New York- March 7, 2008-MICHAEL J. GARCIA, the United States Attorney for the Southern District of New York, announced the sentencing today of DAVID B. CHALMERS, JR., 54, a resident of Houston, Texas, and two corporations that he operated, BAYOIL (USA), INC., a Delaware corporation with principal offices in Houston, TX, and BAYOIL SUPPLY & TRADING LIMITED, a Bahamian company with principal offices in Nassau, Bahamas (collectively, the “BAYOIL COMPANIES”), by United States District Judge DENNY CHIN in Manhattan federal court.
CHALMERS and the BAYOIL COMPANIES previously pleaded guilty to participating in a scheme to pay illegal kickbacks to the former Government of Iraq, in connection with the purchase of crude oil through the United Nations Oil-for-Food Program between mid-2000 and 2003.
CHALMERS was sentenced to a term of imprisonment of 2 years, and was orderedto pay restitution in the amount of over $9 million; BAYOIL (USA), INC. and BAYOIL SUPPLY & TRADING LIMITED were each sentenced to 3 years of probation and ordered to pay the restitution, for which they have joint and severable liability with WYATT. According to the charges, guilty pleas, and theevidence in related trials:
The United Nations established the Oil-for-Food Program in the mid-1990's as an exception to the comprehensive international sanctions on SADDAM HUSSEIN’s regime in Iraq. Under the Program, the former Government of Iraq was allowed to sell a limited quantity of oil, and the proceeds from those oilsales were deposited into an escrow bank account managed by the United Nations. That money could only be used for humanitarian purposes approved by the United Nations, including food and medicine for the Iraqi people and reparations to the victims of the Hussein regime’s 1990 invasion of Kuwait. Iraq was permitted to determine which purchasers could obtain allocations of oil under the Program.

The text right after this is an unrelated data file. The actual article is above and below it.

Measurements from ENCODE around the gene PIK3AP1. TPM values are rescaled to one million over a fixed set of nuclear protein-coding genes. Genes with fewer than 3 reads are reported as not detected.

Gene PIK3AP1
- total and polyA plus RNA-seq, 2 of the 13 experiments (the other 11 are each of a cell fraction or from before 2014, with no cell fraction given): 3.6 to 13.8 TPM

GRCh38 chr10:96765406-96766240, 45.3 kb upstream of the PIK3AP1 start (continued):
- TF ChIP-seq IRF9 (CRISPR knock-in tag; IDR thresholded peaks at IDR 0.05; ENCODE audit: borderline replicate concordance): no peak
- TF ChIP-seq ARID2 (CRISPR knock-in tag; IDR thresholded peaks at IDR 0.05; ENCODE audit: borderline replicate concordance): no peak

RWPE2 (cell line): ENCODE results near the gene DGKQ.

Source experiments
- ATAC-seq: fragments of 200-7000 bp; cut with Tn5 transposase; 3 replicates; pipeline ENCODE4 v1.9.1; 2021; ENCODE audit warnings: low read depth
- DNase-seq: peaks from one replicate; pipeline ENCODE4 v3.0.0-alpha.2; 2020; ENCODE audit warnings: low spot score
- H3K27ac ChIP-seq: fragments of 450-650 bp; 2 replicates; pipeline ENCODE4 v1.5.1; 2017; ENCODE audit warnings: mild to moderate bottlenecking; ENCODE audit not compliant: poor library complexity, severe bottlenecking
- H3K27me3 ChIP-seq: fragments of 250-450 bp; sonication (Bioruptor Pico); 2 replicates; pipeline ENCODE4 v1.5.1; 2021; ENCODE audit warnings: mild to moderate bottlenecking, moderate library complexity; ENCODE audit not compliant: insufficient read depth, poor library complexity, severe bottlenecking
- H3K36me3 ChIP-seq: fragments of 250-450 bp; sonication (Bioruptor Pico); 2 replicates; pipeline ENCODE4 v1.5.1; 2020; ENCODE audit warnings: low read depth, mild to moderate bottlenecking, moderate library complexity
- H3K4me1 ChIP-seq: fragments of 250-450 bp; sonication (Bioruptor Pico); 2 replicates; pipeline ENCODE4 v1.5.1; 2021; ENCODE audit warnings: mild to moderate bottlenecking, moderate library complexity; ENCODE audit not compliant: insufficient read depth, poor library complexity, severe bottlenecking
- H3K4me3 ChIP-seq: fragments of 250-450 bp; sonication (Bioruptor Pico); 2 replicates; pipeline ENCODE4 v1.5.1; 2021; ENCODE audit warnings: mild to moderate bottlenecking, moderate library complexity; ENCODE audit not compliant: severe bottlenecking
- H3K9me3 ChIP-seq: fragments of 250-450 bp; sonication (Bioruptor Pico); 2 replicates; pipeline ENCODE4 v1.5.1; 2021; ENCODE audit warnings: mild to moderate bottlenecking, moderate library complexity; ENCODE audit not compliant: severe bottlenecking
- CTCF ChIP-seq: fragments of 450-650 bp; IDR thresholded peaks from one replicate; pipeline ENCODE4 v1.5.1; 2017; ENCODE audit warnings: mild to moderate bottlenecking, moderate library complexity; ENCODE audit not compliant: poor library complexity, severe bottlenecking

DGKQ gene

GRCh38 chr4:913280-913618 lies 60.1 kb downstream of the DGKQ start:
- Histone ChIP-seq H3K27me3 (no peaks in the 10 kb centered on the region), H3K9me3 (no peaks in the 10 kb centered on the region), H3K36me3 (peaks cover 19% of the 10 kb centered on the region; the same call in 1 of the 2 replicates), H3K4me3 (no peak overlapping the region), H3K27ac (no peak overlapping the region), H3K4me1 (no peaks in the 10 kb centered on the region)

In 2000, the Hussein regime found a way to get money free of United Nations supervision: Iraq began conditioning the right to purchase its oil under the Oil-for-Food Program on the purchasers’ willingness to make secret payments directly to the Hussein regime. CHALMERS, working with and through the BAYOILCOMPANIES, elected to pay these illegal kickbacks. By participating in this scheme, CHALMERS and others diverted millions of dollars that otherwise would have been available for humanitarian purchases for the Iraqi people under the Oil-for-Food Program.CHALMERS and the BAYOIL COMPANIES each pleaded guilty before Judge CHIN on August 17, 2007 to one count of conspiracy to commit wire fraud related to the payment of secret illegal surcharge payments to the former Government of Iraq.
On August 17, 2007, LUDMIL DIONISSIEV, an associate of CHALMERS, pleaded guilty to facilitating the transportation and sale of Iraqi oil in January 2001, despite knowing that a BAYOIL COMPANIES representative had promised to pay a secret surcharge to the Government of Iraq in connection with an oil allocation to a Russian legislator. On December 13, 2007, DIONISSIEV was sentenced by Judge CHIN principally to a fine of $5000 and a twoyearterm of probation.In addition to guilty pleas from CHALMERS, the BAYOIL COMPANIES, and DIONISSIEV, this Office’s Oil-for-Food investigation has led to the following convictions: